“Self-Portrait” © TJ Edson


David Ratcliffe was born in the North of England, though living on the South Coast these days having settled there after spending 6 years in the Royal Navy. 
He writes poetry, short stories, song lyrics, and plays. Two of his songs have been recorded by Leeds Band Backyard Burners. David has two books that can be found on Lulu and  also at Poem Hunter, Sixteen Magazine, and TRR-Poetry. He also has a cool youtube video of his poem The Playground narrated by the poet himself.

TJ Edson is the Art Director of Oddball Magazine and a volunteer at the Out of The Blue Art Gallery. He has also had work appear recently in Terrarium.


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Jagged Thoughts #72: And it is the Heart


Yup oddball
Thinking out loud
My mind drops sound
Like a mouse drops string
And I’m in it and out of it and I’m around it and I’m above it
And I surround it
And it blankets me
I fly over it
Drop by
Say hello to it
It is wonderful
And it rains
And it shines
And it snows
And it’s the amoeba
And it’s the plains
And it’s the sink
And it’s the infinite
And it’s radical
And it’s supported
And it is local
And it is beneath
And it is medicine and
It is music
And it is a heart
And it is the words
It’s the isms
It’s the prisms
And it’s the prisons
And it’s the Pepsi
And it’s the fig
And it is the nothing
And it is the sandbox
And it is the flowers
And the cough drops
It is the beat box
And it’s the detox
It’s the settlement
And it’s the cannon
It is all and it is everything
And I hold it in my hand.


Jason Wright is the founder and Editor of Oddball Magazine. His column appears weekly.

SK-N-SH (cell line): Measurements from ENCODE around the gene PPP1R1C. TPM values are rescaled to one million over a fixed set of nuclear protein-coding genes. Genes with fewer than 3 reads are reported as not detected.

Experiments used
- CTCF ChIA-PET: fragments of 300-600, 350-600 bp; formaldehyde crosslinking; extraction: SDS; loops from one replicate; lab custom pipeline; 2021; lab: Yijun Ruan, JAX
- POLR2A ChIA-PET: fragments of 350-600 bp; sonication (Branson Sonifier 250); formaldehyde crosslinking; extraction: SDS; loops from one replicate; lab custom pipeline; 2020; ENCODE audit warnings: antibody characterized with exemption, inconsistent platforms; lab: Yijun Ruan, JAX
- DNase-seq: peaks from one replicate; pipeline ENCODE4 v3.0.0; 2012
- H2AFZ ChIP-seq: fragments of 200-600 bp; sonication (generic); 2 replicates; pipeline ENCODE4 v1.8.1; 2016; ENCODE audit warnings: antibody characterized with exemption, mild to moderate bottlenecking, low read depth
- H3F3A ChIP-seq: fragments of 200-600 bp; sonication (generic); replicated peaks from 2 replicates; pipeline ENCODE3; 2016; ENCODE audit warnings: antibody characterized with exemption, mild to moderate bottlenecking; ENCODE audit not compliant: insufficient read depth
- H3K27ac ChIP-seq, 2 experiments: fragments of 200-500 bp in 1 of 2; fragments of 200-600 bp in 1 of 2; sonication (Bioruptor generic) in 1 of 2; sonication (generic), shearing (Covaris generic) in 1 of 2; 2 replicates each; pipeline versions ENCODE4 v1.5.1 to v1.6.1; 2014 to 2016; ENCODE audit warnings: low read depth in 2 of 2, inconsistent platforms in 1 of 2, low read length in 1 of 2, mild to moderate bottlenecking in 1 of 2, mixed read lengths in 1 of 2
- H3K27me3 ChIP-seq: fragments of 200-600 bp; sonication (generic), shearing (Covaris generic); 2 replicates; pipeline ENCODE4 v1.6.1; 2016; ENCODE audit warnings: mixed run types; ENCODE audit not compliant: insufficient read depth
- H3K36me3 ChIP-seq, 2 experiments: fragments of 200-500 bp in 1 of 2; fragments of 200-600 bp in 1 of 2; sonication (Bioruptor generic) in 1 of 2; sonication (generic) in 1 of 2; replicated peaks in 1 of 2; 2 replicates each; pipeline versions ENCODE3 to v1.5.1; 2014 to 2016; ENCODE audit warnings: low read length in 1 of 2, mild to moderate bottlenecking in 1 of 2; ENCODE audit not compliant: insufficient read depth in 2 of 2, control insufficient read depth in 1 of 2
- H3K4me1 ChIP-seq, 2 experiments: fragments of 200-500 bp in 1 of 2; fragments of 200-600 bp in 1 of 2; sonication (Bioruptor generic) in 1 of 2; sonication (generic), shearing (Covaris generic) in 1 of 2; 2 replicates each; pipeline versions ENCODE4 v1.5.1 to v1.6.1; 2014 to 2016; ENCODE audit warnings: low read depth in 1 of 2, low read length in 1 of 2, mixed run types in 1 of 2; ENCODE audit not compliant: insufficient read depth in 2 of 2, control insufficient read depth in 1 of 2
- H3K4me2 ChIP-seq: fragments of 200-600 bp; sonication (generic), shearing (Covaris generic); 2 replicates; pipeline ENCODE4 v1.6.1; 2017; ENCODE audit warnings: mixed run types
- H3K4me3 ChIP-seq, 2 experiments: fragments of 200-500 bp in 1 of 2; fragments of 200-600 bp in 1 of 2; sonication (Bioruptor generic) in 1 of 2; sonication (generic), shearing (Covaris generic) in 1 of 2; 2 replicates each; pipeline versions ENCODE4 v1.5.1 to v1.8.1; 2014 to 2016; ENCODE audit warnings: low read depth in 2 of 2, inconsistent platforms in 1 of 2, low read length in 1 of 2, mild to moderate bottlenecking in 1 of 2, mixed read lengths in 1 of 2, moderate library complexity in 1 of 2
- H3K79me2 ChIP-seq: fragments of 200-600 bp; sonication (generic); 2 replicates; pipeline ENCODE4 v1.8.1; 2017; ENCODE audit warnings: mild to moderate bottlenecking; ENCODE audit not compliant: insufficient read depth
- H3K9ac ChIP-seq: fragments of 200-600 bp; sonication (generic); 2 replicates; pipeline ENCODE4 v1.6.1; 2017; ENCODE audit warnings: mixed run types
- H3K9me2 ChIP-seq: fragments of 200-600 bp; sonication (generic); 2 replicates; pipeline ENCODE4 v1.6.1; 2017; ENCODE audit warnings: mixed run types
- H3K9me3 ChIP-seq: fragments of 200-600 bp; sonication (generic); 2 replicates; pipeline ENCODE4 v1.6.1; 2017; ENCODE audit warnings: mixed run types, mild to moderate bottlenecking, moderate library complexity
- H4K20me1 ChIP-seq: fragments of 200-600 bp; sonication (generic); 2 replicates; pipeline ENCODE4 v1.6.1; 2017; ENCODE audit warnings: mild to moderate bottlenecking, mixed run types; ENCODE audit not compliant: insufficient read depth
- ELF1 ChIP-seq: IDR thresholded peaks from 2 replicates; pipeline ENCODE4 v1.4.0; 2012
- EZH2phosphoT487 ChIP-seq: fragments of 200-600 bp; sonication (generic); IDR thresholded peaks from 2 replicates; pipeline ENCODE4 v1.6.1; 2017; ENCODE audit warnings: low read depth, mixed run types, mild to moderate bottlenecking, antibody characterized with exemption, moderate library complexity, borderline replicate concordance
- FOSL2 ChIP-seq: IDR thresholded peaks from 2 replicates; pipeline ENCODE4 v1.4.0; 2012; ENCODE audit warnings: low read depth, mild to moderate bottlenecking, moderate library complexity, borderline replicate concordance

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Poem by Scott Thomas Outlar


The Differences Between Us

I’m post apocalyptic
I’ve been to the abyss
survived the fall
and lived to tell

I’m mocha wine in paradise
I’m chocolate sweetheart velvet

You’re a crisis waiting confirmation
You’re a flavor that died on impact

I’m the breaker of the chaos fields
I’m the warrior that never rests

You’re a daydream without rudders
You’re a lost soul gone off the deep

I’m the detective that stakes out
the spot for perfect crimes
to catch that silent thief in the night
I’m the light that shines on lies


Artwork © Richard Montgomery
Artwork © Richard Montgomery


Scott Thomas Outlar survived both the fire and the flood. Now he dances with the waves of the Tao River, flowing and fluxing with the ever changing tide. His debut chapbook A Black Wave Cometh will be released in April through Dink Press.

Richard Montgomery: “My philosophical surrealistic drawings are known for their unique twist on life and our perspective of it. The “hidden in plain sight” details of my work are ruminants of the great masters like M.C. Escher and Salvador Dali. I have been drawing my entire life and have had no formal training other than just my own desire to create from the time I could hold a crayon or pencil. I enjoy many different types of art yet surrealism holds my passion the most.”